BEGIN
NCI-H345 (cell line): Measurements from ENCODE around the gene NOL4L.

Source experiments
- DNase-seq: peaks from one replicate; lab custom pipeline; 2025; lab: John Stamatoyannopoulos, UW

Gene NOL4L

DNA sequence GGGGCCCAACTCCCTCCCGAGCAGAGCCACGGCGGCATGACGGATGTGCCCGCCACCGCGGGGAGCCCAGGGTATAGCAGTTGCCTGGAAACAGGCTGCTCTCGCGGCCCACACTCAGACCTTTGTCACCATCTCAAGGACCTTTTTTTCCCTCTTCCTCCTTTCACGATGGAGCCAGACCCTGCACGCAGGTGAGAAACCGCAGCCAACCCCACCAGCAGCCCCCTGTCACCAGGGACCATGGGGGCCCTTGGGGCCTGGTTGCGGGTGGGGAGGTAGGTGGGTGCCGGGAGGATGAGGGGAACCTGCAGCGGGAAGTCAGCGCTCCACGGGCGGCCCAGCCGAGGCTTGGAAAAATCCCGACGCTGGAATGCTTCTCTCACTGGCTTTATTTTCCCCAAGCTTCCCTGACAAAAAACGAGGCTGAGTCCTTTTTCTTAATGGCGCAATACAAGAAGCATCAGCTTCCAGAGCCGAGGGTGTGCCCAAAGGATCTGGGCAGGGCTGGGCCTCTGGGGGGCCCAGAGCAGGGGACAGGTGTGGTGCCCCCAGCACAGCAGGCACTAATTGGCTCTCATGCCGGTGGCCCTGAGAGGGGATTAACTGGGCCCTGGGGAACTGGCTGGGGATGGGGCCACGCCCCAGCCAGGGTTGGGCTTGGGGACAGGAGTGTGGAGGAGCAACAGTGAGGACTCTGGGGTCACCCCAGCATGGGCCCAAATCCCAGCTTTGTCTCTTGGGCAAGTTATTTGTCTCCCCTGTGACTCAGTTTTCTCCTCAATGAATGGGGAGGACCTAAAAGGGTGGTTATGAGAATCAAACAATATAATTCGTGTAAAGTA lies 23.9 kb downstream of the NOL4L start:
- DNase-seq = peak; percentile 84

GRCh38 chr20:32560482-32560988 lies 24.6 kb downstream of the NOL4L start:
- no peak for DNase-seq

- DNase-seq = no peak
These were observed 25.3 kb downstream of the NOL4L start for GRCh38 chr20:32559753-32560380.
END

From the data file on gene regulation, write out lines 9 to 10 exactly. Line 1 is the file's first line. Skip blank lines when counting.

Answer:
- DNase-seq = no peak
These were observed 25.3 kb downstream of the NOL4L start for GRCh38 chr20:32559753-32560380.